This Week in Logistics News (December 8-12, 2014)

Lots of news to get to this week, so let’s get started…

Descartes continues to broaden its footprint in the global trade management space, with two more acquisitions announced this week: e-customs, “a leading provider of electronic security and fiscal customs filing solutions in the UK,” and Pentant, “a leading UK-based Community System Provider (CSP) offering customs connectivity and import/export inventory control solutions for ocean, truck and air cargo.” Back in June, Descartes acquired Customs Info, and the company has made several other acquisitions in this solution space over the past few years. The total upfront cost was under $12 million for both companies, which were owned by common investors.

Here are some additional details from the press releases:

e-customs’ cloud-based solution, Webdecs, provides both shippers and logistics service providers with a wide range of customs capabilities to cost effectively comply with UK fiscal filing and security filing requirements…Importers and exporters can leverage default and client-specific standing data, declaration templates, historical filings, on-screen tips and system validations to increase speed and accuracy in the filing process.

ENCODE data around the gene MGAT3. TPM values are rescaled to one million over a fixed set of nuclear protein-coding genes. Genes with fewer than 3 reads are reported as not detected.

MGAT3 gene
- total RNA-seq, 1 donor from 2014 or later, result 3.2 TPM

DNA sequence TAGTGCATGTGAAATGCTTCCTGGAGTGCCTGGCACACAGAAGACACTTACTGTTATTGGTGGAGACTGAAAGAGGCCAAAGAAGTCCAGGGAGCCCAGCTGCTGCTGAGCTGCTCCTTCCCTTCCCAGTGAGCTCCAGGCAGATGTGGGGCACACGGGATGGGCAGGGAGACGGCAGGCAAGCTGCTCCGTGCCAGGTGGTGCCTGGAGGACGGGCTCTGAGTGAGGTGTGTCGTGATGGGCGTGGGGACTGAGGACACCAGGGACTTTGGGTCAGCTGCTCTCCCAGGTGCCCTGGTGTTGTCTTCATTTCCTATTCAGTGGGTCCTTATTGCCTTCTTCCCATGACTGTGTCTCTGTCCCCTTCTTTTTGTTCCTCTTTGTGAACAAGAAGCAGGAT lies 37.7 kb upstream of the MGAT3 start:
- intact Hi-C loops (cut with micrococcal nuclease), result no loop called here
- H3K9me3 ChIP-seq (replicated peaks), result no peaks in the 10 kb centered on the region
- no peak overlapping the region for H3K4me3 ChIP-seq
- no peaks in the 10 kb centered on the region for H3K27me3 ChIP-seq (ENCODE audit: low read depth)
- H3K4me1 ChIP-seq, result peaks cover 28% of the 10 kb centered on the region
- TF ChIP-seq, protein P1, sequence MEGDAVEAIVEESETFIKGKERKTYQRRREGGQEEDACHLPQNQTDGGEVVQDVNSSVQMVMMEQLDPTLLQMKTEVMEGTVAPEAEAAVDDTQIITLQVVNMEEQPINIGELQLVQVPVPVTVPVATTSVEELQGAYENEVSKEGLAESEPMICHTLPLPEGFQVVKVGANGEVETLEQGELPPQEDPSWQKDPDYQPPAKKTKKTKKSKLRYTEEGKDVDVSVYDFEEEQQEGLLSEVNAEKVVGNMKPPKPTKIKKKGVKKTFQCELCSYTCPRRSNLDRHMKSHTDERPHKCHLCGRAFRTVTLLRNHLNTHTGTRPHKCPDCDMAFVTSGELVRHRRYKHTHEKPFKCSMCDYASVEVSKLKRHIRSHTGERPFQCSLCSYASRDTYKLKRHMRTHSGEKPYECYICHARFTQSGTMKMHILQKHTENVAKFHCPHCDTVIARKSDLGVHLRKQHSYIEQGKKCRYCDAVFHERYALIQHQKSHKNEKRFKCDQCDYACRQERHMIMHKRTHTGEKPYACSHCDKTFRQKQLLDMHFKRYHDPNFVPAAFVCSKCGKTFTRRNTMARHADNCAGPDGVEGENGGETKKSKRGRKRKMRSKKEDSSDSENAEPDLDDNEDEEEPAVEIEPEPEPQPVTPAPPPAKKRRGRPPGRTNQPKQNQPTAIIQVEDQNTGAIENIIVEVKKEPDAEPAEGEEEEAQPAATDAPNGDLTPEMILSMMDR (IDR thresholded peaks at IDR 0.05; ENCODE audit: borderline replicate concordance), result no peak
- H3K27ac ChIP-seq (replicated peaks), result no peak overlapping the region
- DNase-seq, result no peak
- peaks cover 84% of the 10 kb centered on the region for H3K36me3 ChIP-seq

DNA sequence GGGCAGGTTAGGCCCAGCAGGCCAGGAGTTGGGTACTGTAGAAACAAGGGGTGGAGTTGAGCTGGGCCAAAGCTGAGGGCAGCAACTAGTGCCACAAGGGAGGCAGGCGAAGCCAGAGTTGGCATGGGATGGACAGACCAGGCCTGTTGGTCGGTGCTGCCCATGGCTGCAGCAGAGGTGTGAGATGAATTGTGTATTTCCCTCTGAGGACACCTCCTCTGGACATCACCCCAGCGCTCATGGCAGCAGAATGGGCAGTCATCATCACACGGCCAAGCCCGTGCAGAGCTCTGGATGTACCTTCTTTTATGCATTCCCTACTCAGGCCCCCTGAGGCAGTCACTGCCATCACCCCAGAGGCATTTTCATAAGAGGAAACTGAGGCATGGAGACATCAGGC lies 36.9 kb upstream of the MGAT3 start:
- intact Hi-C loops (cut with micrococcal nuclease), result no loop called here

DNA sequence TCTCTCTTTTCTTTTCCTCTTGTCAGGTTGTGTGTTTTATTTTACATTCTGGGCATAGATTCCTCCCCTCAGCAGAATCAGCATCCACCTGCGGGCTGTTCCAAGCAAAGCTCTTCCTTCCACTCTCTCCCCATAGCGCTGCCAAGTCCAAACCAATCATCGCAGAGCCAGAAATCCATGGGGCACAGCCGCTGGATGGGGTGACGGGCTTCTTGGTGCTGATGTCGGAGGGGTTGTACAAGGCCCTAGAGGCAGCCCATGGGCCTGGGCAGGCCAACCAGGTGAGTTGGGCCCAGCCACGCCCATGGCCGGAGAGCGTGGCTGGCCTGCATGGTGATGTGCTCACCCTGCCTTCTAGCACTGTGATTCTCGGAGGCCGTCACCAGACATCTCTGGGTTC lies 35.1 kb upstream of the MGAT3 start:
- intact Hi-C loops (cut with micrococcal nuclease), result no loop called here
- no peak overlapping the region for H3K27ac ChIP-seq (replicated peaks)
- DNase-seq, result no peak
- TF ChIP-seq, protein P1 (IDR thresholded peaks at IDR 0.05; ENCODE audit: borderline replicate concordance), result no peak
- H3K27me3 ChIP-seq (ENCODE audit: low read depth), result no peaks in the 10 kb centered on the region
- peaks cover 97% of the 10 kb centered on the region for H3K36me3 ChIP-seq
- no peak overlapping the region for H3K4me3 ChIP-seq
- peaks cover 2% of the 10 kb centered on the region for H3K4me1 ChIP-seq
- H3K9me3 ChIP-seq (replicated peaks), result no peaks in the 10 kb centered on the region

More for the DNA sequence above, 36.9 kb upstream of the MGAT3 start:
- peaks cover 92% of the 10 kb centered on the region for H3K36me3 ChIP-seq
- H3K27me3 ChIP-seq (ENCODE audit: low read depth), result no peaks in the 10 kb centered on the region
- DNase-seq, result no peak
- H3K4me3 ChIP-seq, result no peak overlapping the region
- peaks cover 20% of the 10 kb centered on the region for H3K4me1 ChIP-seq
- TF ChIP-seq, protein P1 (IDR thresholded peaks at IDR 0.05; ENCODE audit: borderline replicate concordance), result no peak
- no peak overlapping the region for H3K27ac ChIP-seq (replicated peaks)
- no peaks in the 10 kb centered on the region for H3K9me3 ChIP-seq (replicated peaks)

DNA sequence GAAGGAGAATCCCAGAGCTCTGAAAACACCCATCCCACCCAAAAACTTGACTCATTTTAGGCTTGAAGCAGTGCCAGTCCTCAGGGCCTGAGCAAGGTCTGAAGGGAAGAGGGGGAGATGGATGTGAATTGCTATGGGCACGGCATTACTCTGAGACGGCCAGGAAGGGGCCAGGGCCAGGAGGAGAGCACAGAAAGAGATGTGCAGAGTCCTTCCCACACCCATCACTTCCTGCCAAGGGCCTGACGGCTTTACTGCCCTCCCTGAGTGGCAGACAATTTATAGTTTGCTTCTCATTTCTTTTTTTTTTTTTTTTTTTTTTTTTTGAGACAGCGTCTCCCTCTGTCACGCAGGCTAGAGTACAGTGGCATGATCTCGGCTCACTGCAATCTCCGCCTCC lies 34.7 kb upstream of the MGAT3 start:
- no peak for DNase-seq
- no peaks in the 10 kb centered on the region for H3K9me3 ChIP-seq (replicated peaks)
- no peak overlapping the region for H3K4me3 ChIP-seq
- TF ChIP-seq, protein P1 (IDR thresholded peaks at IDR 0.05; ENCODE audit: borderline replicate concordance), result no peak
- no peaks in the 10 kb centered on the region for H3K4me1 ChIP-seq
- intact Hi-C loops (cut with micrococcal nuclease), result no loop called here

Pentant provides its shipper and logistics service provider customers with a reliable and secure connection to both CHIEF (the central UK Revenue & Customs system) and ICS (the European Union Import Control System) to streamline declaration, cargo security and clearance processes. Pentant also helps customers meet UK Revenue & Customs requirements for imports and exports to be managed through an approved inventory control system for the ports of Dover, Portland, Poole, Plymouth, Teignmouth, Bideford and Scrabster, as well as London City and Warton airports.